The containment system during old paint removal should not allow any traces of coating dust or chemicals to reach and contaminate the environment. But working “in the wild”, where the terrain is often rough and uneven, may not make it possible to build a total containment system.
When working in special locations such as beside a source of the community’s drinking water, storage tank painting projects deal with more risks than regular tank painting. The risk lies in harming the local ecosystem’s plant and animal population, and the even greater risk of introducing harmful substances to vital sources of potable water.
The due diligence is all in the name of environmental protection. The sudden entry of men, machines, and materials in these remote locations are disturbing the ecosystem already, the least that can be done is to remove any further negative impact by the storage tank painting project to the local habitat.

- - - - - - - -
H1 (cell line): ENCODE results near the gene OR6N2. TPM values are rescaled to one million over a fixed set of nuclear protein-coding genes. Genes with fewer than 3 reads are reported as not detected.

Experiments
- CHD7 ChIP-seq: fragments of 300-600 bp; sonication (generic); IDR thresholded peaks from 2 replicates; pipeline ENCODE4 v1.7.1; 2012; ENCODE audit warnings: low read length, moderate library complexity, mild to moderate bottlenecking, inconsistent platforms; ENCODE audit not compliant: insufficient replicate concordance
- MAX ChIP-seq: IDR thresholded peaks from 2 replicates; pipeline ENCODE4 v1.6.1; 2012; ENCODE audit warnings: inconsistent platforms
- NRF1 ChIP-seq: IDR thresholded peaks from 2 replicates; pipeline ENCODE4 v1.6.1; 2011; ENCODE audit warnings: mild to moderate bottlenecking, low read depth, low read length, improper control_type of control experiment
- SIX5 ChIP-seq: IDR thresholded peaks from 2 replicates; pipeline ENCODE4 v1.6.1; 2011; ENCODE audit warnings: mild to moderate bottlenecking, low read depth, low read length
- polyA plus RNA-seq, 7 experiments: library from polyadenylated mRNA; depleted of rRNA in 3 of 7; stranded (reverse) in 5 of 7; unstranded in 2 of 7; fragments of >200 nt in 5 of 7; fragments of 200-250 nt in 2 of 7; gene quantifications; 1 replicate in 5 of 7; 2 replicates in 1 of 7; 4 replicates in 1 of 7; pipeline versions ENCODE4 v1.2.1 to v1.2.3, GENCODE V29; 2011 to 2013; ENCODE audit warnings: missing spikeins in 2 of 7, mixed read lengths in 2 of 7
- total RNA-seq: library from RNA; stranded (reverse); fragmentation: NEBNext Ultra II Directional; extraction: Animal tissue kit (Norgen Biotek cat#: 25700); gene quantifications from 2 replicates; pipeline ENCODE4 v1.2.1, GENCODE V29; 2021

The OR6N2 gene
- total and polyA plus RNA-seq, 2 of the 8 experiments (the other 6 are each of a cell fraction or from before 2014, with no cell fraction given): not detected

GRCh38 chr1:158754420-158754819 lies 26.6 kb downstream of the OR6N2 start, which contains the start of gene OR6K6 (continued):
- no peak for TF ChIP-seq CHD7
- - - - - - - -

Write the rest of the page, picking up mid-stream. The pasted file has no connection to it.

Another problem is the inclement weather. The storage tank painting project can be mired in a wet and mucky location for some period of time, making the work difficult and cause delay. Out here in these locations, the storage tank painting crew is really roughing it literally. When the weather turns bad, they work on the tank interior, and work the exteriors when the weather improves. Blast-cleaning the tank’s surface can take many days and even weeks to complete, because it has to be done carefully. This, despite the use of a dust collector that siphons the debris from blast-cleaning and paint removal.